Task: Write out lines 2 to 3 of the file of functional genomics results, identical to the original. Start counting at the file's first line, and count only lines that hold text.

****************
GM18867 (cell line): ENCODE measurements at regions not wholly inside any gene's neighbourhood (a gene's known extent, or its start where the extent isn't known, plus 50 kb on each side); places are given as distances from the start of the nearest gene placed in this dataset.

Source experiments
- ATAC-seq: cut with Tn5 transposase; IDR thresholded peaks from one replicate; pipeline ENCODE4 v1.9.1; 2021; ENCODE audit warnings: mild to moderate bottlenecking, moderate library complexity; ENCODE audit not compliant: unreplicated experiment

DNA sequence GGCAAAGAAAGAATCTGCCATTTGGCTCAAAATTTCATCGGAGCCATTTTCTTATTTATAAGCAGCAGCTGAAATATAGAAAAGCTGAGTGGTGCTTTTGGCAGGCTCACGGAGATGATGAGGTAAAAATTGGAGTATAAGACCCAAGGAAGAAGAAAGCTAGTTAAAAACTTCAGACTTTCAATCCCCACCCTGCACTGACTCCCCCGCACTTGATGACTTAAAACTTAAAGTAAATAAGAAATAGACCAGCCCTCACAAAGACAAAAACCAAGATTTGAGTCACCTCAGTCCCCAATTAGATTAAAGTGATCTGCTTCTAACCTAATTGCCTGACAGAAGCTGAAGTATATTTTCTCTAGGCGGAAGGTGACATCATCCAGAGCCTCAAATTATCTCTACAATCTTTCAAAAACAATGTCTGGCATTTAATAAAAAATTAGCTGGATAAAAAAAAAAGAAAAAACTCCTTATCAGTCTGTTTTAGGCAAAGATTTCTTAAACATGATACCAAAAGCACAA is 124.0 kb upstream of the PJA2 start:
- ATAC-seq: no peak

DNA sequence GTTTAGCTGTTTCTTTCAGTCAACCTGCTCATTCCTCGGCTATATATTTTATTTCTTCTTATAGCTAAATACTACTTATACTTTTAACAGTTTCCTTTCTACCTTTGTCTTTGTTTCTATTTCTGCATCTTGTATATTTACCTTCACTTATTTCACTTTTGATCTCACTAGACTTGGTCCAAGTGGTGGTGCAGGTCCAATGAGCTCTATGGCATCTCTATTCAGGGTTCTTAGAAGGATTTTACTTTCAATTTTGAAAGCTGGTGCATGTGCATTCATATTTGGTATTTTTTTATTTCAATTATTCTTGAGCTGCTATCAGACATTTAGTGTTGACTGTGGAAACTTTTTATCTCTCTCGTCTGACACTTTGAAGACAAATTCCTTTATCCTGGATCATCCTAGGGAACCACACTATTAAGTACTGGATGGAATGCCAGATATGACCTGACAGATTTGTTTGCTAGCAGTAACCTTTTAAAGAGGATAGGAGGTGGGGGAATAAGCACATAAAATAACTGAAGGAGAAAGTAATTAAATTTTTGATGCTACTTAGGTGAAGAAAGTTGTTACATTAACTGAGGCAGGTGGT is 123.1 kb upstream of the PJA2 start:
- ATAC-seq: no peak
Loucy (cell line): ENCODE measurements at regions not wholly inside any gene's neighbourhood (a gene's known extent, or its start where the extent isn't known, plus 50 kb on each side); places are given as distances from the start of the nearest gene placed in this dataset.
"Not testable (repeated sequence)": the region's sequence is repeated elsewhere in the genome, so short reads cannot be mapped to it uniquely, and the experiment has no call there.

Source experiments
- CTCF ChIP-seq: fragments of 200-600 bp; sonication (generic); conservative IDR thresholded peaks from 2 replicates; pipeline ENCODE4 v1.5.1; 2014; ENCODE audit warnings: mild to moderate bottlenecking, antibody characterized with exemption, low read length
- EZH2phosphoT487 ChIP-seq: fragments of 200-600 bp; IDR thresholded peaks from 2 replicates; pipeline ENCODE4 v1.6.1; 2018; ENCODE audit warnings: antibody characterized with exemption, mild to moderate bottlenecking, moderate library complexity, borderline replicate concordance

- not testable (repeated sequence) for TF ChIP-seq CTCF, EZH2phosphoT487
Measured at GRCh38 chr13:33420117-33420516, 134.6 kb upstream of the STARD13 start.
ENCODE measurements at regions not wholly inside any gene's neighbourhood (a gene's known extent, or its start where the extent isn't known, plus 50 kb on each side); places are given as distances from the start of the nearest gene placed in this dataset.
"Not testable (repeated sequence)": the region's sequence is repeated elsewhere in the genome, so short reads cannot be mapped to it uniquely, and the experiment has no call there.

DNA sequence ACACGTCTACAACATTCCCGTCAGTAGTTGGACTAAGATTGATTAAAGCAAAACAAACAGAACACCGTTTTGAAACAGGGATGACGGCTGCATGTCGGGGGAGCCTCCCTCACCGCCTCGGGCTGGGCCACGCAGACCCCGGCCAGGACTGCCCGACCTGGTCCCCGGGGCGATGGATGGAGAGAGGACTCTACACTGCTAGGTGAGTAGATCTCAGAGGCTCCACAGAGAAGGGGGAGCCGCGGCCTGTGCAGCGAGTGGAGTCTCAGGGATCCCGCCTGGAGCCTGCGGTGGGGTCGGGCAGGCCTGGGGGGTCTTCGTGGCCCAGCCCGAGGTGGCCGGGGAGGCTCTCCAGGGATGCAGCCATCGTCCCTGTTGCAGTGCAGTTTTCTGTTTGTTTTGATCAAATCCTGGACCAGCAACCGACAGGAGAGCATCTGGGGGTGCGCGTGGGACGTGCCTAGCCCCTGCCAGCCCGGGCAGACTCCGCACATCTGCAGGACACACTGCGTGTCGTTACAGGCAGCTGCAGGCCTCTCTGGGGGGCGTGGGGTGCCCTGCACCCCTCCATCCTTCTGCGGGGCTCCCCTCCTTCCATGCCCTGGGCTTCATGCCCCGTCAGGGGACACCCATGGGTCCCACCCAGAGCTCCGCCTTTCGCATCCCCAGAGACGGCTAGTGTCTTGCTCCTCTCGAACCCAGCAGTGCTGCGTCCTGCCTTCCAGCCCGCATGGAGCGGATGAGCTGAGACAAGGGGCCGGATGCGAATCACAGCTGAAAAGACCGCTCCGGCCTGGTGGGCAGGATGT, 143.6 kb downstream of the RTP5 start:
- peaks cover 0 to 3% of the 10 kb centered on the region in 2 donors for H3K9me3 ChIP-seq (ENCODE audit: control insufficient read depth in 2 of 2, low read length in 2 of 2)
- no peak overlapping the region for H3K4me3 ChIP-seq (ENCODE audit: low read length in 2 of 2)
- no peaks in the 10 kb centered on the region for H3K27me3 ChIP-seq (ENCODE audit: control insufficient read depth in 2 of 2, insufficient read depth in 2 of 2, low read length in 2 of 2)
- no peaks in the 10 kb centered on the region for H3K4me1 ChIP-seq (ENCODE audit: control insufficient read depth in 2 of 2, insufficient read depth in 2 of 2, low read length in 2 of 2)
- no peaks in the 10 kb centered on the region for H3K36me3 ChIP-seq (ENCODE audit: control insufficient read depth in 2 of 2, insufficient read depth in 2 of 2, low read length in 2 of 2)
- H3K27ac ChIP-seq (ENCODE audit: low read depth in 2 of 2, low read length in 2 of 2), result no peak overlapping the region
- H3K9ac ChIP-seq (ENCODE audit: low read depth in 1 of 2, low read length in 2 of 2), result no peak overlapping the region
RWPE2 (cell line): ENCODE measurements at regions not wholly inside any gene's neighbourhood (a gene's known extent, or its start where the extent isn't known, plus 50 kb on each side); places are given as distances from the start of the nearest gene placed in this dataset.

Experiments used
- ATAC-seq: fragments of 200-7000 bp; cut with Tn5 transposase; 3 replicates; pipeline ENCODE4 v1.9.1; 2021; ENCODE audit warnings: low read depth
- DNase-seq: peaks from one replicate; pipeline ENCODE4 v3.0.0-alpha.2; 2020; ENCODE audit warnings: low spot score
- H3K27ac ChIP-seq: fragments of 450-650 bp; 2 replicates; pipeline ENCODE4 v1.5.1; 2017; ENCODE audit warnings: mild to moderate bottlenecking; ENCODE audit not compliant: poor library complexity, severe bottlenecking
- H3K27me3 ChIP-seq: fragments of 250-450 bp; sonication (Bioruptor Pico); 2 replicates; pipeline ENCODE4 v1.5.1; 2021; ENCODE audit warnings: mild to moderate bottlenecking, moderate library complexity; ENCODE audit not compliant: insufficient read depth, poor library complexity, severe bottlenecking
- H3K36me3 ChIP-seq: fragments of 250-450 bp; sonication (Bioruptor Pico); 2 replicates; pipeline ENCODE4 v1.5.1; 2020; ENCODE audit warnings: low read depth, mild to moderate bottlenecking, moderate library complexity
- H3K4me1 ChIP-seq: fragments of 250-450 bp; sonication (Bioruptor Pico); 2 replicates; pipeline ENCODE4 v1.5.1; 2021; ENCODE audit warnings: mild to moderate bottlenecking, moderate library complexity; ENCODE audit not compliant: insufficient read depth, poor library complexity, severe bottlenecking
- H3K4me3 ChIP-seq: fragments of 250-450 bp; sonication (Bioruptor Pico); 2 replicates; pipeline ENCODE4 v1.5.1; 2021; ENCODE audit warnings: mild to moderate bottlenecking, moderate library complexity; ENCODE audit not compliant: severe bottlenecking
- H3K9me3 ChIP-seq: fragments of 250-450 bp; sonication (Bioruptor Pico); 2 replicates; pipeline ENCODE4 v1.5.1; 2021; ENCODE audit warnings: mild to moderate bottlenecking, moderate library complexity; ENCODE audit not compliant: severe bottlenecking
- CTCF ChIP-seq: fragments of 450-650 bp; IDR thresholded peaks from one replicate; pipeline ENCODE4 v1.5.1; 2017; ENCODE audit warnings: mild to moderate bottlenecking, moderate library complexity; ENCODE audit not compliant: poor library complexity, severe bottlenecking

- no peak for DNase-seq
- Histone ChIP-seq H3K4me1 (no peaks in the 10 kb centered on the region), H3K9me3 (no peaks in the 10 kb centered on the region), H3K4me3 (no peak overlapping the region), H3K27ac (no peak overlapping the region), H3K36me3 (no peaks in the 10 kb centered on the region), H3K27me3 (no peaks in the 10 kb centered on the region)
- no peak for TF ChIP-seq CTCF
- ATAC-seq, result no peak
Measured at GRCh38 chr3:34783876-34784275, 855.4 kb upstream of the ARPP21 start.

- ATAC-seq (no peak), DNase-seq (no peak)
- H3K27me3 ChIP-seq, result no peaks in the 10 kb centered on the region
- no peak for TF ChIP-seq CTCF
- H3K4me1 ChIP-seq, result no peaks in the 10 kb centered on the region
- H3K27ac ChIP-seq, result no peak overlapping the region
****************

Source experiments
- ATAC-seq: cut with Tn5 transposase; IDR thresholded peaks from one replicate; pipeline ENCODE4 v1.9.1; 2021; ENCODE audit warnings: mild to moderate bottlenecking, moderate library complexity; ENCODE audit not compliant: unreplicated experiment